One wonders how the State Department can count Kuwait hosting a conference on money laundering and terrorist financing 10 years after 9/11 as “measured progress.”

Last week, the International Monetary Fund warned that Kuwait could be turning into a beehive of money laundering activity.

h1

IMF report damns useless FATF standards

August 21, 2011

The most important international anti-terror financing organization in the world, the Financial Action Task Force (FATF), has been ridiculed by a report from the International Monetary Fund (IMF).

Of course, all these people are members of the global power establishment, so they use a lot of polite words, but it pretty much boils down to a comment from IMF employee Jody Myers that the modern FATF style anti-money laundering (AML) system “isn’t helping” and “why are we doing it.”

Indeed, the international system is cumbersome, anti-business, anti-bank, anti-investor, anti-consumer, and only anti-terrorist on rare, almost coincidental occasions.  Everybody who uses a bank gets treated like a terrorist, and the real terrorists escape notice through the sheer volume of bank data being transferred around the world.  Nobody wants to discuss a possible solution which involves profiling bank customers.

From MoneyLaundering.com on Aug. 2:

AML Standards Should Be Revised to Better Root Out Crime, Says IMF

By Brian Monroe

Intergovernmental evaluations of how nations fight money laundering and terrorist financing often do not accurately reflect whether those efforts are effective, the International Monetary Fund said in a report Wednesday.

The jurisdictional examinations conducted by the Paris-based Financial Action Task Force (FATF) and other groups that follow its 49 standards “do not correlate” with whether a country is involved with narcotics trafficking, the organization said in a 97-page report. Read the rest of this entry ?

h1

IMF’s anti-money laundering efforts: right region, right sector?

March 19, 2010

Here is the full text of an article from The Financial on Mar. 12 called, “IMF Technical Assistance Helping African Countries Step Up Measures Against Money Laundering”:

The International Monetary Fund (IMF) is helping 16 African countries step up their fight against money-laundering and the use of their lucrative gold and diamond industries to fund terrorism through a range of technical assistance programs and seminars targeted at helping countries address institutional weaknesses.

In the last few years, a number of reports have raised concerns about the existence of links between the trade in precious minerals and illicit financial flows, corruption, drug trafficking, arms smuggling and the financing of terrorism.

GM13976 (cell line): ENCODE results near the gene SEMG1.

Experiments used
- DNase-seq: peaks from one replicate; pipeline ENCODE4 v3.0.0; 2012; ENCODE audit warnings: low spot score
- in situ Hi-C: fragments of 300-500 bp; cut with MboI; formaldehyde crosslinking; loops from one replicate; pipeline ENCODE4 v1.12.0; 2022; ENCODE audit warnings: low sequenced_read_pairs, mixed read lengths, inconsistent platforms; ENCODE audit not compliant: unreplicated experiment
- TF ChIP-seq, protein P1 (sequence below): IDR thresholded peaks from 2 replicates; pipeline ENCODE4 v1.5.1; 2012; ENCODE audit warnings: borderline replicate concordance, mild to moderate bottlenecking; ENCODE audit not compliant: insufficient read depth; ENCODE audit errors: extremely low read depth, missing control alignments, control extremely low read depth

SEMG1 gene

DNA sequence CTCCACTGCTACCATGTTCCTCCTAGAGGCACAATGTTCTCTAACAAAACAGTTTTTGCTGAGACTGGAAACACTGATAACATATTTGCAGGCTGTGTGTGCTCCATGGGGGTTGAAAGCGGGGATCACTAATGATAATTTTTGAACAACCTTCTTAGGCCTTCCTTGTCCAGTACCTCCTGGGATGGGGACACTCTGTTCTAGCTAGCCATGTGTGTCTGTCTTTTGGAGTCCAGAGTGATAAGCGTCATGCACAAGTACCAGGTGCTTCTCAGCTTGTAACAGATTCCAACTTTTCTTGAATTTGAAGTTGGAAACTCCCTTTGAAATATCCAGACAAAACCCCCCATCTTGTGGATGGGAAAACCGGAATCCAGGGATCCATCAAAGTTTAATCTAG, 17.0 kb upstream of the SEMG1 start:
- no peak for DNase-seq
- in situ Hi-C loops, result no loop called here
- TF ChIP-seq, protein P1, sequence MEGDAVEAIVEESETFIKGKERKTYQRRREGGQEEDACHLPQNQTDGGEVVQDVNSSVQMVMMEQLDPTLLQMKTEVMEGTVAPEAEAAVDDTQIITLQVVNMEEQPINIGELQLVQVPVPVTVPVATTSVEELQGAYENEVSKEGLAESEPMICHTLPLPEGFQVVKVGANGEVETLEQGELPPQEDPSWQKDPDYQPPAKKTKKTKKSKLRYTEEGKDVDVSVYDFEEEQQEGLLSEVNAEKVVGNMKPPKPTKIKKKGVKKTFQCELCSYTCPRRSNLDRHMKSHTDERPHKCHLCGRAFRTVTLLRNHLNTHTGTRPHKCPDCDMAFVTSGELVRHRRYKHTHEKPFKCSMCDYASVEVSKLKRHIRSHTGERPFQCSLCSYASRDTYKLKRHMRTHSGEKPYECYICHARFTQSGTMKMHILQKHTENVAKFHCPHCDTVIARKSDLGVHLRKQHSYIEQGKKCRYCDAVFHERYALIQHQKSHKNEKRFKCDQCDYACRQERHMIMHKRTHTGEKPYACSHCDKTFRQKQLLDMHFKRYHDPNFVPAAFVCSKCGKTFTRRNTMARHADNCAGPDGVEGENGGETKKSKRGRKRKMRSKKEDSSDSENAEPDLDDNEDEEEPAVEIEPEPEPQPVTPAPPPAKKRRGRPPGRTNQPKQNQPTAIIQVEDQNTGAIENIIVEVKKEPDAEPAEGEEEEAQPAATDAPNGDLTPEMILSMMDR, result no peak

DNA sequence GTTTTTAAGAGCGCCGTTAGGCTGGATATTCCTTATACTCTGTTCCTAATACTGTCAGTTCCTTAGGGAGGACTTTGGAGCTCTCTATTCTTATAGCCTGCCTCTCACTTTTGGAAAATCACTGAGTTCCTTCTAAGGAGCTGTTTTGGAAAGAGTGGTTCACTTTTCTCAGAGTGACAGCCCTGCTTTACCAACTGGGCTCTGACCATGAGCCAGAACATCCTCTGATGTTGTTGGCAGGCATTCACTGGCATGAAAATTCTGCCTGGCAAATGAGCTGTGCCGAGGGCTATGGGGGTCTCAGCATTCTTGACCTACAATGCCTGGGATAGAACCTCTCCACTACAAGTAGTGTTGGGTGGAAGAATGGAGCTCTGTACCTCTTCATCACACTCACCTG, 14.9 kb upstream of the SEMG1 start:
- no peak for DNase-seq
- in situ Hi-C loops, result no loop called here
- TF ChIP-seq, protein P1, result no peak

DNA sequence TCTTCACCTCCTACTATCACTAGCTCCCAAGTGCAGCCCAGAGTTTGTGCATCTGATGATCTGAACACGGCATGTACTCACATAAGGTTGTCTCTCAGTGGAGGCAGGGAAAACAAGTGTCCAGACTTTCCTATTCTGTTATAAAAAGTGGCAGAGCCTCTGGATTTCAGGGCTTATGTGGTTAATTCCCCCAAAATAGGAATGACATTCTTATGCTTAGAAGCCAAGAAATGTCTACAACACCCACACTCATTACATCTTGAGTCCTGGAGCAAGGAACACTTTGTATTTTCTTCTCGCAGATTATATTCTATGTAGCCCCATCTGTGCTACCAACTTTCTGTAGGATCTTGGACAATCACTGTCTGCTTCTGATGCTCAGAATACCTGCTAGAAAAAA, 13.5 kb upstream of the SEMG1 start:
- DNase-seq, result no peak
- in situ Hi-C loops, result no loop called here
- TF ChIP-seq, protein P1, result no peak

Anti-money laundering and combating the financing of terrorism is a key focus of the IMF’s program of technical assistance for members. The work of the IMF in this area is financed in large part through a multi-donor topical trust fund on Anti-Money Laundering and Combating the Financing of Terrorism (the AML/CFT TTF), which was launched in May 2009 with contributions from France, Kuwait, Luxembourg, the Netherlands, Norway, Qatar, Saudi Arabia, South Korea, Switzerland, and the UK.

“In the first stage of the technical assistance, representatives from six French-speaking African countries are taking part in a five-day workshop this week in Tunis. The workshop is jointly organized by the African Development Bank and the IMF’s Legal Department, which oversees the Fund’s work on anti-money laundering and combating the financing of terrorism. Another workshop is scheduled for June, also in Tunis, for representatives of a group of English-speaking African countries. In the second phase of the assistance effort, participating countries will draw up national AML/CFT strategies with support from Fund-backed experts. IMF staff will also support continued efforts to curb money laundering and terrorist financing through long-term technical assistance programs,” IMF reported.

“Better regulation and oversight of the precious minerals sector will not only help these countries combat these phenomena, but also boost revenues and improve their fiscal situation,” said Emmanuel Mathias, an IMF Senior Financial Sector Expert involved in the program. Improved regulation will also contribute to increasing the compliance of countries in sub-Saharan Africa with the recommendations of the inter-governmental Financial Action Task Force (FATF).

Africa produces an estimated US$19 billion in gold per year and US$6 billion in diamonds. But an unknown amount is laundered or siphoned each year for criminal purposes. All countries participating in the project either produce or trade in precious metals or stones–mainly gold and diamonds. The countries taking part in the first workshop are: Burundi, the Central African Republic, the Democratic Republic of Congo, Côte d’Ivoire, Mali, and Togo.

Hmm… Africa produces $25 billion in gold and diamonds annually?  Keep in mind, businesses in the Persian Gulf region generate $25 billion annually in corporate zakat alone.

I’m glad the IMF is helping with AML in the mines of Africa, but couldn’t IMF resources be put to better use by redoubling their efforts in the Gulf?